When Delwar Hossain joined Ha-Meem Group in 1992, the garment manufacturer operated just three production lines and employed 1,000 people. Three decades later, Ha-Meem Group now operates 26 production facilities, produces 9.5 million garments monthly and ranks as one of Bangladesh’s top clothing companies.
With a yearly turnover of US$880 million, Ha-Meem Group exports 90 percent of its wares to the United States, Canada and Europe and manufactures clothing for the world’s best-known apparel retailers.
“Ha-Meem is the largest exporter to the United States market of all Bangladeshi apparel manufacturers,” Hossain, Group Deputy Managing Director of Ha-Meem Group, tells The CEO Magazine.
“Ha-Meem Group is very big already, but we still have plans to grow, even if those plans must be adapted due to current global challenges,” he says. These plans include opening another 100 production lines and two spinning mills, as well as increasing organic fabric production and implementing technology for more water recycling.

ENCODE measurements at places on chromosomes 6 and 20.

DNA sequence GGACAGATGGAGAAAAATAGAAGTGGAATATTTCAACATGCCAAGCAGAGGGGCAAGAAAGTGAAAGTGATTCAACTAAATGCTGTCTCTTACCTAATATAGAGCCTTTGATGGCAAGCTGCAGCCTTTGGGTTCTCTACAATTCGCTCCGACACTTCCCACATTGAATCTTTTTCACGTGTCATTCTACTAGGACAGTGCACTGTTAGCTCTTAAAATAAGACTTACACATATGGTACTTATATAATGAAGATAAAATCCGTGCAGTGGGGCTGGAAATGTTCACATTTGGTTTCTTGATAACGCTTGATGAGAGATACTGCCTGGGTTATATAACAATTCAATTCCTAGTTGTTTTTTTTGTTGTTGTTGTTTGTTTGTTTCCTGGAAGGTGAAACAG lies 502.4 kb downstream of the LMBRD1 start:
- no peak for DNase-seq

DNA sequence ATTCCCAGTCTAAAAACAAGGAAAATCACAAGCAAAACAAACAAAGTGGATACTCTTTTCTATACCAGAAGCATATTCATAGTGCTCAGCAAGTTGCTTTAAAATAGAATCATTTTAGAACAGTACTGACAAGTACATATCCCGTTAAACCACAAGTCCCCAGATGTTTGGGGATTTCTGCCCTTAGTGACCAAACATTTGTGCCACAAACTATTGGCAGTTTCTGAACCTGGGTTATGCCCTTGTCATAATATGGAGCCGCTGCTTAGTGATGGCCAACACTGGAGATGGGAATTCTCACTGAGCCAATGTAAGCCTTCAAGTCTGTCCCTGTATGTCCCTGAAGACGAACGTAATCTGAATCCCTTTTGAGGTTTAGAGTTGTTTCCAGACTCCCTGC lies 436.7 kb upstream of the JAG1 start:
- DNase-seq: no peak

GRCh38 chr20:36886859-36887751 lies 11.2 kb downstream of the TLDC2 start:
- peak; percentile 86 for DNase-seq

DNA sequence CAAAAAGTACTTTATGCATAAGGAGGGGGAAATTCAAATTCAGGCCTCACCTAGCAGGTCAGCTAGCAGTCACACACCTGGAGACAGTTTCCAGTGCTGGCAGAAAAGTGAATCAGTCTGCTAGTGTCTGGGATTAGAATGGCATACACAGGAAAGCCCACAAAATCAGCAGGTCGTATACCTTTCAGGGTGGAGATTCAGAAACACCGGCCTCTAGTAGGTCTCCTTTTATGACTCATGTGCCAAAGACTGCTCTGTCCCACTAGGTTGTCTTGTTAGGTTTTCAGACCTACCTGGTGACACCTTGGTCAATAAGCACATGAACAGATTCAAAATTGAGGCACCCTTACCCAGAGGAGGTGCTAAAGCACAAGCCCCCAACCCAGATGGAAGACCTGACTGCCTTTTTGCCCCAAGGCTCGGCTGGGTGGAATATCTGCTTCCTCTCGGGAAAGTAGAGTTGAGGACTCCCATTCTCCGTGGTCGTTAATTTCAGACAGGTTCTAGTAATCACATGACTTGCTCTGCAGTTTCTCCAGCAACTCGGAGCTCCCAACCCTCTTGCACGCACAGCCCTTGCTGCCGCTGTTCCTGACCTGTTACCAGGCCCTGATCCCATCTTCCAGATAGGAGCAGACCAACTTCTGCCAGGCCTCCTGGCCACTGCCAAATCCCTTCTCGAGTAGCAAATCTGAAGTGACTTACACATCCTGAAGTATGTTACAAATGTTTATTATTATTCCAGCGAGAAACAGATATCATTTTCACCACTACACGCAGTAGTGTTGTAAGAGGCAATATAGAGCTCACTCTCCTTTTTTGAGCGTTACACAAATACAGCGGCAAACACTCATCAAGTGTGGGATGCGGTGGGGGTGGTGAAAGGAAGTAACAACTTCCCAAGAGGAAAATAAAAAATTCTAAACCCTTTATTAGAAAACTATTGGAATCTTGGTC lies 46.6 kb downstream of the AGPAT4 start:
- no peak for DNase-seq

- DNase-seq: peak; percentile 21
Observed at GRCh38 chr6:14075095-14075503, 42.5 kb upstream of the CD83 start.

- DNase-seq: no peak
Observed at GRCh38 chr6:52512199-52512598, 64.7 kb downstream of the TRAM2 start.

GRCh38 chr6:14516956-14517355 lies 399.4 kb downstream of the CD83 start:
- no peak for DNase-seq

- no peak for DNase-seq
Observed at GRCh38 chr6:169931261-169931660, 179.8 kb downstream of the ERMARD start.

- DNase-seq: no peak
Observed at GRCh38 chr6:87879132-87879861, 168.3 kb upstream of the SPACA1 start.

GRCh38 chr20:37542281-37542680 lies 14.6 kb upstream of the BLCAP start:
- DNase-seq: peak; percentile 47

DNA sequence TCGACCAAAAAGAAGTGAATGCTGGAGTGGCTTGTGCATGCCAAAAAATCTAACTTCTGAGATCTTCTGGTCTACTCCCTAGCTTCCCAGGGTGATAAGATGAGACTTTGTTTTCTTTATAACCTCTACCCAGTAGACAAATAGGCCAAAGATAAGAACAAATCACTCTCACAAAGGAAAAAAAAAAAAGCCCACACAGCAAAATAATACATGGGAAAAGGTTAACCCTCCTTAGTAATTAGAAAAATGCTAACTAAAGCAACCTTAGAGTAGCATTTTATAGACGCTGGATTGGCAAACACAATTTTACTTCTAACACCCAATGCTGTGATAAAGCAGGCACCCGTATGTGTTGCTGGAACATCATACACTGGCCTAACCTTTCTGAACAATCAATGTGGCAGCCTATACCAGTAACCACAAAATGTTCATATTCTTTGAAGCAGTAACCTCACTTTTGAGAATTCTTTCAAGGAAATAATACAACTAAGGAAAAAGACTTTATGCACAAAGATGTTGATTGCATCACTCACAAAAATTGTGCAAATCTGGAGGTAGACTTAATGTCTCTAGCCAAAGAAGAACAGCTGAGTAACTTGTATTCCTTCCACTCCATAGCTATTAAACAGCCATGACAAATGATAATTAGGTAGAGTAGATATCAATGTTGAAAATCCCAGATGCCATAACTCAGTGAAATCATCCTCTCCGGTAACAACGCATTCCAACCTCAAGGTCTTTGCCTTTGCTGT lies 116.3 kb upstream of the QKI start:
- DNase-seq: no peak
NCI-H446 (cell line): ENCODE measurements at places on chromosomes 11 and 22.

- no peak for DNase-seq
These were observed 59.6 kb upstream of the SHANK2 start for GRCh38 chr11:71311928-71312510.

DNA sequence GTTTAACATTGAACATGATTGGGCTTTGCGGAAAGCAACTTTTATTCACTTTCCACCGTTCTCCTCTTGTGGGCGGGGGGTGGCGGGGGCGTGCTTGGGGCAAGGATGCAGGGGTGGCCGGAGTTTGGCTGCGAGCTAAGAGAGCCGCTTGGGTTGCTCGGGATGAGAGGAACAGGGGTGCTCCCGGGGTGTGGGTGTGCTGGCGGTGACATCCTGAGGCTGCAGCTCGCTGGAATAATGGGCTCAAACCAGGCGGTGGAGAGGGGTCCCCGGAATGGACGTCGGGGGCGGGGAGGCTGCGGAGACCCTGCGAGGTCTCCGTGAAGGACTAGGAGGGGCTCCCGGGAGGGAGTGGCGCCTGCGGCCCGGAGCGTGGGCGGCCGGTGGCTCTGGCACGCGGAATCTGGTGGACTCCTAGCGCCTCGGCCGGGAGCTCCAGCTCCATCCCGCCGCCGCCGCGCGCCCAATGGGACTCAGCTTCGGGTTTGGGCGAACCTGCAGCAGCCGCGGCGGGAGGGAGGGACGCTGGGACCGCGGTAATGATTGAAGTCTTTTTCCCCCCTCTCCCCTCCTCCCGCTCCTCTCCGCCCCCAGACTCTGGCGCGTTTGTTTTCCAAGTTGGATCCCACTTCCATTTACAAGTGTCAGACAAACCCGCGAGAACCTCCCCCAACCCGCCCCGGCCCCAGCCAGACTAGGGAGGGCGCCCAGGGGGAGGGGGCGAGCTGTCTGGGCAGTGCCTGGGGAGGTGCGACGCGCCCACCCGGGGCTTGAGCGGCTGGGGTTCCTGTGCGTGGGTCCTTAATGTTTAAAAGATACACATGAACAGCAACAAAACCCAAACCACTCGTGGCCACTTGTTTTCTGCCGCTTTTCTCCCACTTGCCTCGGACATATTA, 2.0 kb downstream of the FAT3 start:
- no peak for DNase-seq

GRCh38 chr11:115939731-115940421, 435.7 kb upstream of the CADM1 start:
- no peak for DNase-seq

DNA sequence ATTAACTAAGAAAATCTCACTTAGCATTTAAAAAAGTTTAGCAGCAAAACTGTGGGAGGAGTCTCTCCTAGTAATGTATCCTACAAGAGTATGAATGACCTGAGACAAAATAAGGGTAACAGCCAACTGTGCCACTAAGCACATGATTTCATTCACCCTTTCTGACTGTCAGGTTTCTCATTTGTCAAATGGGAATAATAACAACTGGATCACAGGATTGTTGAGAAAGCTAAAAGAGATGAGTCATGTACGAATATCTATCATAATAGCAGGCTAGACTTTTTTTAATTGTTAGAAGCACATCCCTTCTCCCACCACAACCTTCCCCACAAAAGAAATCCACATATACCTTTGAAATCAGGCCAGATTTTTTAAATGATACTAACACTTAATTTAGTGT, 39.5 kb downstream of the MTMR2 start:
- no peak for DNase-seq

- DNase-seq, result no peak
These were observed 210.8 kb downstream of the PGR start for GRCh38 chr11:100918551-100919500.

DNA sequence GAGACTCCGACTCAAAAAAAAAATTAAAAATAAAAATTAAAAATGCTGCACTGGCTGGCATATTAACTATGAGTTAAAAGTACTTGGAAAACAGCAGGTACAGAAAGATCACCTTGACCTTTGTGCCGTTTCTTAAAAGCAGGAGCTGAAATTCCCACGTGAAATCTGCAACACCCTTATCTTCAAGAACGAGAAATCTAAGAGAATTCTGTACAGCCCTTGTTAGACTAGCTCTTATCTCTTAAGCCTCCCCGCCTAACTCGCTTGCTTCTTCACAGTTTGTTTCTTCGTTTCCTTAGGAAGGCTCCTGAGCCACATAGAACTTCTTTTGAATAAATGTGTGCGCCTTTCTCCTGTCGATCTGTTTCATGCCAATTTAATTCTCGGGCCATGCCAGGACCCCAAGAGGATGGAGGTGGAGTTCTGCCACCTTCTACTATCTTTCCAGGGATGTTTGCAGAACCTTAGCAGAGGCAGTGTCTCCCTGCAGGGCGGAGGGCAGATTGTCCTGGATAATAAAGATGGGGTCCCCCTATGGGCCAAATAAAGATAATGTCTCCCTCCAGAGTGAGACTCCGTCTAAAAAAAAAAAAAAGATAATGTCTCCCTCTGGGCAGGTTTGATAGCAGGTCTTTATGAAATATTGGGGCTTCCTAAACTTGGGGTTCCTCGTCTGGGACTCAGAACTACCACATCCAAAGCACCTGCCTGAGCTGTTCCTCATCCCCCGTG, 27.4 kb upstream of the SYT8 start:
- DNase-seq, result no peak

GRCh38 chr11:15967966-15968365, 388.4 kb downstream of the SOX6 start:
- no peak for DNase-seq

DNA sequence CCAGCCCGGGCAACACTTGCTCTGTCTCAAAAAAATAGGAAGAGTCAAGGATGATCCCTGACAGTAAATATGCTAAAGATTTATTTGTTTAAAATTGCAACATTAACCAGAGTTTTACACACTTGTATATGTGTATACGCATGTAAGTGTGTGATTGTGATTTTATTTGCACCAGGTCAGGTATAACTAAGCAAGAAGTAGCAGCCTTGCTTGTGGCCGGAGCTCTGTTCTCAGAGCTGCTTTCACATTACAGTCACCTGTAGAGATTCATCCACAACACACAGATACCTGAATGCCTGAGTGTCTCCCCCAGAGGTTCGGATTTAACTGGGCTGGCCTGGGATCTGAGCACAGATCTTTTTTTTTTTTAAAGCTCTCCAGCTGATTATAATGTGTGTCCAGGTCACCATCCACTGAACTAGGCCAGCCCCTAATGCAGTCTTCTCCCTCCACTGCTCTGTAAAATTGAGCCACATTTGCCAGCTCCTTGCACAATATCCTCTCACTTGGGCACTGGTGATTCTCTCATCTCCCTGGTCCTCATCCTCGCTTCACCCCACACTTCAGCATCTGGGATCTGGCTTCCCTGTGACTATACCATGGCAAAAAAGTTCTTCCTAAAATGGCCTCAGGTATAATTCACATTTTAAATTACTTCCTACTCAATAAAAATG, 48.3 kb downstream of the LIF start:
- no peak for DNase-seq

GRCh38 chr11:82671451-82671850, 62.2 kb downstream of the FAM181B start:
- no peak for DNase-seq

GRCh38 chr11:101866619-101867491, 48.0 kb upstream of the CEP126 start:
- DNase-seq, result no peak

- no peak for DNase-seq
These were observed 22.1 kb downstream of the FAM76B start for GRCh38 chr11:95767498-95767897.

We undertake continuous fire drills, which ensure our workers know what to do in the case of a fire and this gives them the confidence to feel safe in the workplace.
Garment production has underpinned Bangladesh’s economy over the past 50 years as the nation – which won independence in 1971 – has moved from poverty to the cusp of middle-income status. The industry has proven so important that ready-to-wear garments now account for 84 percent of all exports.
The industry also employs approximately four million people and has been putting an emphasis on improving transparency in supply chains and production conditions over the past decade after some factory tragedies, according to the consultancy firm McKinsey.
While the company’s troubled – and at times tragic – history of safety issues is well documented, Hossain is keen to point out that his team has taken steps to ensure that these have been rectified.
“Factories have been fitted with the latest anti-fire equipment, such as sprinkle systems, water hosepipes, fire extinguishers, high-powered auto-water pumps and pressure systems,” he explains. “We also have our own fire truck and trained firefighting teams to extinguish any fires in the fastest possible manner inside the complex.